By Aaron Reiss
By Angelica Leicht
By Dianna Wray
By Aaron Reiss
By Camilo Smith
By Craig Malisow
By Jeff Balke
By Angelica Leicht
As Friday night gave in to Saturday morning, Jennifer Morey was putting up one hell of a fight.
"Please help me, I'm bleeding so much," Morey pleaded with the 911 dispatcher. "He cut my throat. I've got pressure on it, but it's spraying blood all over."
A few hours earlier, Morey, a 25-year-old lawyer, had been paying a Friday-night visit to the Ale House. Around midnight, one of her friends drove her home to the Bayou Park Apartments on Memorial Drive. The complex boasted 24-hour protection provided by an on-premises Pinkerton Security guard, and Morey, who lived alone, had chosen Bayou Park partly for that reason. She'd heard of Pinkerton; the name seemed old and strong, like Wells Fargo. It made her feel safe.
Morey went straight to bed. But around 4 a.m., she awoke with someone straddling her body and something pressing against her neck. Desperately attempting to shake off her dream state, she realized that she was about to be raped.
She tried to push the intruder off. But as her hands followed his arms toward her head, she realized that he was holding a knife to her neck. Still, she fought. During the struggle, the attacker slashed her throat, starting at her right ear then moving several inches down her neck, leaving her with a wound that looked like a second mouth. Blood poured over Morey, over her bed and over the stranger. The fight went out of her.
Grabbing Morey by her blond hair, the attacker pulled her off the bed, threw her into the bathroom and shut the door. He said that if she came out, he'd kill her. Morey, afraid he'd come for her again, placed her back against the bathroom door, slid down to the floor and, with all her remaining strength, pressed her feet against the bathtub in an attempt to keep the door shut.
Surrounded by her own blood, she was struck by the silence. Moments earlier, the apartment had been filled with noise: sounds from the struggle, her cries for help. Now the only thing she heard was the sound of a zipper. The man was zipping up his pants; she hoped that meant he was leaving.
After a few more moments that seemed like hours, she mustered the courage to leave the bathroom, afraid that she'd bleed to death otherwise. But her hands, slick with blood, couldn't grip the doorknob. Worse, she'd pressed so hard against the door that it was now jammed.
Morey laughed, an exercise of the darkest possible humor. She had fought off a would-be murderer; now she was going to bleed to death in her bathroom because she couldn't open a door that didn't even have a lock.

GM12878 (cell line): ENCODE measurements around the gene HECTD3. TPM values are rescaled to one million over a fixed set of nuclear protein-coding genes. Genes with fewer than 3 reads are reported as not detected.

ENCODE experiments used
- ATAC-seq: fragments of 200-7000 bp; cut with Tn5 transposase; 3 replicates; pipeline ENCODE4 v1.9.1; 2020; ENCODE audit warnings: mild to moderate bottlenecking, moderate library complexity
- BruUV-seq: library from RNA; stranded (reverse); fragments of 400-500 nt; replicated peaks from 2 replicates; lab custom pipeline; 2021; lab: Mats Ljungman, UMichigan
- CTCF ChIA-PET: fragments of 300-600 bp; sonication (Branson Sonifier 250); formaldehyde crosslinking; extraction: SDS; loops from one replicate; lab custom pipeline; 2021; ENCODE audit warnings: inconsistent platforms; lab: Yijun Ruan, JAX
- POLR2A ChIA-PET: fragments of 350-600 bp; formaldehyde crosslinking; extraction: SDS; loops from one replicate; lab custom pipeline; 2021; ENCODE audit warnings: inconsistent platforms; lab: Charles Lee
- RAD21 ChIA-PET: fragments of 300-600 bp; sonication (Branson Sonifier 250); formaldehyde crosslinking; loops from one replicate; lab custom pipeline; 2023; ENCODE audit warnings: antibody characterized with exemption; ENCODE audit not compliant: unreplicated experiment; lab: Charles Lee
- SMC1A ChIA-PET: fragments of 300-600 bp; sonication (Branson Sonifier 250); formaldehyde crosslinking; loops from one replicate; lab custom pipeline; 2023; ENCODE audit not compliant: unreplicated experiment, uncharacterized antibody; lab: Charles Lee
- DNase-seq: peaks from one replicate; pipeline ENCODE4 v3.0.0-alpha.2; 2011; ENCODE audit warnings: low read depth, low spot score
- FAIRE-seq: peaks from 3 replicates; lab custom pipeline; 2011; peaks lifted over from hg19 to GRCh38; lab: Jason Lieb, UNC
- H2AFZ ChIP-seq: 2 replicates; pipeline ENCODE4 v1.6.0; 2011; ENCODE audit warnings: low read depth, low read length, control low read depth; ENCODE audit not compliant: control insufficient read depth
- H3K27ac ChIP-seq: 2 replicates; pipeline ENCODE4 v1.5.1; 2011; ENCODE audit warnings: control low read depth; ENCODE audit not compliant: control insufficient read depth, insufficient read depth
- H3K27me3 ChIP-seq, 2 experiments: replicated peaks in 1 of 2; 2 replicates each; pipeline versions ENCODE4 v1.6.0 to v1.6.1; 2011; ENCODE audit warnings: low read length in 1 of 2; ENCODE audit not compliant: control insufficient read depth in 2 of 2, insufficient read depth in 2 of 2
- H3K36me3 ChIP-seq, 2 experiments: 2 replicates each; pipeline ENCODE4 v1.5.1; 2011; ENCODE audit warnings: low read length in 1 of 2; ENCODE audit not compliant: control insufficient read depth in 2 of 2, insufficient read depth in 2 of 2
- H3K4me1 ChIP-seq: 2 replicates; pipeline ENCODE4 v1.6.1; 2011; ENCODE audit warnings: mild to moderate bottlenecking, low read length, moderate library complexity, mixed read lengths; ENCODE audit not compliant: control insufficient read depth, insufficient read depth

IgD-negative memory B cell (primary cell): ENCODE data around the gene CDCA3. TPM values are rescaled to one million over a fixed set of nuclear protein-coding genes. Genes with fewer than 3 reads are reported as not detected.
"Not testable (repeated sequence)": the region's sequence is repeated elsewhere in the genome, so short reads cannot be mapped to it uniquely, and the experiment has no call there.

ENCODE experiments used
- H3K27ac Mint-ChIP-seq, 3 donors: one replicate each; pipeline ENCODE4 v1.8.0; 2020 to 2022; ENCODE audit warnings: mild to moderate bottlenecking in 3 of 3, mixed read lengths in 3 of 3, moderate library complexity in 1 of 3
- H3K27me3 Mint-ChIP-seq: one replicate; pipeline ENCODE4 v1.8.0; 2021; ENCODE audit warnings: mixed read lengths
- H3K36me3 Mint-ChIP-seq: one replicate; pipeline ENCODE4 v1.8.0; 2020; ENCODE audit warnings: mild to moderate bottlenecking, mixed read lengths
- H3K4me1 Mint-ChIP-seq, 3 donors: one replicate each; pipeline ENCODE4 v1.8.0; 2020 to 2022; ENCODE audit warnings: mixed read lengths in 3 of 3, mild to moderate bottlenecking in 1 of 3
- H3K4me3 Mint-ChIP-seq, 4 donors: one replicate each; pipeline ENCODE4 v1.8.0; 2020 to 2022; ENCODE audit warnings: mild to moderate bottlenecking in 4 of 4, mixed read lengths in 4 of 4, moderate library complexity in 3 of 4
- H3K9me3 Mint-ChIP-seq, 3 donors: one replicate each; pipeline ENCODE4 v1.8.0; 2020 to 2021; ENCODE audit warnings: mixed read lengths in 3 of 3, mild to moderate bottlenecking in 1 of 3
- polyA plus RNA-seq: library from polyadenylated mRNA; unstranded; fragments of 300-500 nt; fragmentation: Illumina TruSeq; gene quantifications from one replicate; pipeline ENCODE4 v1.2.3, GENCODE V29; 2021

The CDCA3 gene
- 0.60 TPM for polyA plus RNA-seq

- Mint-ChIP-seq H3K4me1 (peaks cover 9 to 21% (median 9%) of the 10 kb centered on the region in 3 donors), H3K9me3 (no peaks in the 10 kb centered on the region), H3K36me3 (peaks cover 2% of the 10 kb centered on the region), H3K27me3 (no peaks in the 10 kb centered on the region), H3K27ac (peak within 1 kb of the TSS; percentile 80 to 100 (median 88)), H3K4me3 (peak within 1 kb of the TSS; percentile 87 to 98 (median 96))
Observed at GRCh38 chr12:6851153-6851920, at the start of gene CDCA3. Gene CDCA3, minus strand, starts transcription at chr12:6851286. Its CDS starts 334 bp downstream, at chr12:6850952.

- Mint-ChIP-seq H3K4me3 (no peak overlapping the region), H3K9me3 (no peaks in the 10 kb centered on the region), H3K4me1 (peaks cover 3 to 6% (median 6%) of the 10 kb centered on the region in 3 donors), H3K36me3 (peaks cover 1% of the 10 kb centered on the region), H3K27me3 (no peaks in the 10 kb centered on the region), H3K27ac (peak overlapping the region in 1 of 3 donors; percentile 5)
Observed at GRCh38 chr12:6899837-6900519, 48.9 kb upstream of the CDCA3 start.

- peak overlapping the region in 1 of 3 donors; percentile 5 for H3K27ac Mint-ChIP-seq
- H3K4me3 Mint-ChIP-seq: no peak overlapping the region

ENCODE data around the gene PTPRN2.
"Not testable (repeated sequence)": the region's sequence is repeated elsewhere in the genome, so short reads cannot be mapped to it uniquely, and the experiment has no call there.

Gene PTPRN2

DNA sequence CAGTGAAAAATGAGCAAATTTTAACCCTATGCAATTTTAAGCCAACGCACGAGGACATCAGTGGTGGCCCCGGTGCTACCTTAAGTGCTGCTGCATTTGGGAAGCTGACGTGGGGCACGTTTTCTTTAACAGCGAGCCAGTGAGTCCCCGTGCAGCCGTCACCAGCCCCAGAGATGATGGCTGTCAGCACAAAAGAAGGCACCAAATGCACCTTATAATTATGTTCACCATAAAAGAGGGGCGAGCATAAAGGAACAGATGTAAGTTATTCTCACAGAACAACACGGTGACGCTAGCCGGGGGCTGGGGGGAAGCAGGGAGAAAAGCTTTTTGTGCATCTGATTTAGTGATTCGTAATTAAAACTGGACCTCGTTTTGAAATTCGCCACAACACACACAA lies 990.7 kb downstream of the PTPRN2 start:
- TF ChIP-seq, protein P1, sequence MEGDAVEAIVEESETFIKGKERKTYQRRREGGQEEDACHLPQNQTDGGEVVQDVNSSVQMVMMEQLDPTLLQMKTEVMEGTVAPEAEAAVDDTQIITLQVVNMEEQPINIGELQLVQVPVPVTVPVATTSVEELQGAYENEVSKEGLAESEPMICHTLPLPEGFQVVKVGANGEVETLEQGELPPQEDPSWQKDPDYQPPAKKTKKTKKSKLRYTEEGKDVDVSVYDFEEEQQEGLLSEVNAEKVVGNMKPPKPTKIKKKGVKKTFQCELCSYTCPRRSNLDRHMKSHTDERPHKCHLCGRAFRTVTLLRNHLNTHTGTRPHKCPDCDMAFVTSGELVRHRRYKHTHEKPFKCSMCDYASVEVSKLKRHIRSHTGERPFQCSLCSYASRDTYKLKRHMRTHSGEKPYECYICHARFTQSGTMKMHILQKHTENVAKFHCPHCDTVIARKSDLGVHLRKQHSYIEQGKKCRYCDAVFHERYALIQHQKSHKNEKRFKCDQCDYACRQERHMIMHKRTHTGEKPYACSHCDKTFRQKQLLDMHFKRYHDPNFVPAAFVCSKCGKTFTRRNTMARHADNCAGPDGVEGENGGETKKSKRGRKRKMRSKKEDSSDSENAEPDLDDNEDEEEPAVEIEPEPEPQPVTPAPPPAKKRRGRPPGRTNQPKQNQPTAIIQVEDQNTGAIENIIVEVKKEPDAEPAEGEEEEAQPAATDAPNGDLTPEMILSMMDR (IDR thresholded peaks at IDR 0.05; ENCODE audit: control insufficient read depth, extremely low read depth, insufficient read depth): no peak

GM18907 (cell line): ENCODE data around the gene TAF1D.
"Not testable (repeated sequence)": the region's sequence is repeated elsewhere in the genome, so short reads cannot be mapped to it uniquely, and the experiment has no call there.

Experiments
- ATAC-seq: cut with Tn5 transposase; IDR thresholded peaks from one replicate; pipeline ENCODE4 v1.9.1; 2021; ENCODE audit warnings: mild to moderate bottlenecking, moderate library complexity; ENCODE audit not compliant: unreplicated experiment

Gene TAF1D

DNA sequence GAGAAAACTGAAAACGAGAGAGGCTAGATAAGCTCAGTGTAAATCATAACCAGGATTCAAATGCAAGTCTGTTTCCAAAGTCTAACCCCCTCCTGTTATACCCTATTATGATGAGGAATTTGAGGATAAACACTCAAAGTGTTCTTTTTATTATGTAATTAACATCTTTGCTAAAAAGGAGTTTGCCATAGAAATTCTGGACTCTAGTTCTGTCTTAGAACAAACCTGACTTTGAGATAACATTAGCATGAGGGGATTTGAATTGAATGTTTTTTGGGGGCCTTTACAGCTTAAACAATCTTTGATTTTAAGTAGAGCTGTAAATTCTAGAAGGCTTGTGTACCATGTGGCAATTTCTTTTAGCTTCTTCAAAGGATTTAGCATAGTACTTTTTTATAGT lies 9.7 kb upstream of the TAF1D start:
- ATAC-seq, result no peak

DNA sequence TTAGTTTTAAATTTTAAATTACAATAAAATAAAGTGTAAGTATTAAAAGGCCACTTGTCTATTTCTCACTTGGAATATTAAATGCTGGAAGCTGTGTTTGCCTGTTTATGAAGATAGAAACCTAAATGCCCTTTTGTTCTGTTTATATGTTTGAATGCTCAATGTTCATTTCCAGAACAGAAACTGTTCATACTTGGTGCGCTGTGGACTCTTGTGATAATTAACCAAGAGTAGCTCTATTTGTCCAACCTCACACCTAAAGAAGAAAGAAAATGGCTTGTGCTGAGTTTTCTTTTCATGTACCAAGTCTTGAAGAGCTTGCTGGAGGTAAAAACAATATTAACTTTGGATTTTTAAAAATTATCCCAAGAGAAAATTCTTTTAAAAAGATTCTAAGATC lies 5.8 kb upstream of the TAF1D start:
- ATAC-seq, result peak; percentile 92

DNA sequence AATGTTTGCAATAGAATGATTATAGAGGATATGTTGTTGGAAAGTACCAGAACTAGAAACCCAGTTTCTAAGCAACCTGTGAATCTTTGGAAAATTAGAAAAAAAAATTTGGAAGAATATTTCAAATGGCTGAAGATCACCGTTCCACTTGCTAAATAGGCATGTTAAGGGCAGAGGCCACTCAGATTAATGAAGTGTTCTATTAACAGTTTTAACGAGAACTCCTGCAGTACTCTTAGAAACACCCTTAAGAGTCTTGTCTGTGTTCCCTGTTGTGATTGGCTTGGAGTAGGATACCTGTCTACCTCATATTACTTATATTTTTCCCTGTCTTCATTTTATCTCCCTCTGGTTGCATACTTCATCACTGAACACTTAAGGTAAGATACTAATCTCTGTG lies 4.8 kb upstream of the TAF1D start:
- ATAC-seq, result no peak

Finally, she pulled the door open. In the hallway, she fumbled for the lights, but when she flipped the switch, there was only darkness. She stumbled in search of the phone but, like the lights, it was dead.
She found her cell phone and dialed 911.
That night, Richard Everett was working his first shift as an emergency dispatcher. He tried to keep her calm until paramedics could arrive.
"You're doing fine," he told Morey. "Are you cut anywhere else?"
"All I know is my neck," she sobbed. Everett told her to check the rest of the body and instructed her to place a clean towel against her neck. For what seemed like forever, he tried to keep her calm, tried to keep her on the line.
After ten minutes, she told the dispatcher that someone was knocking at her door.
"Who is it? What's your name?" she yelled. A man replied, "Bryan Gibson."
Everett advised her not to open the door.
"They say it's security," she told the dispatcher.
"It's security?" Everett asked, obviously alarmed by the development. Neither the police nor the paramedics had contacted the building's security guard.
The dispatcher warned her not to open the door. It was excellent advice.
When Houston police officers arrived at the Bayou Park Apartments in the early-morning hours of April 15, 1995, they were greeted by Pinkerton Security guard Bryan Wayne Gibson.
Gibson was a mess. The 26-year-old was bleeding from his right hand. With blood on his face and his Pinkerton-issue shirt, he told the police that he, too, had been attacked, that an intruder had jumped to the ground from Morey's second-floor balcony and had wrestled with him before fleeing across a nearby field and into the darkness.
But as one of the officers shined his flashlight across the field, the dew-covered grass showed no footprints. And in Morey's apartment, police found a knife, male underwear covered in Morey's blood, and a Pinkerton Security cap.
When the officers searched Gibson, they found that he was missing his cap and underwear. Furthermore, he'd shaved his pubic hair, apparently in an attempt not to leave trace evidence at the scene of the crime. Instead of coming to Morey's door to help her, Gibson had most likely returned to retrieve his possessions -- and perhaps to finish off his victim.
Eventually, Gibson was convicted of attempted murder and sentenced to 20 years in prison. But in Morey's opinion, Pinkerton Security should never have placed him in such a sensitive position.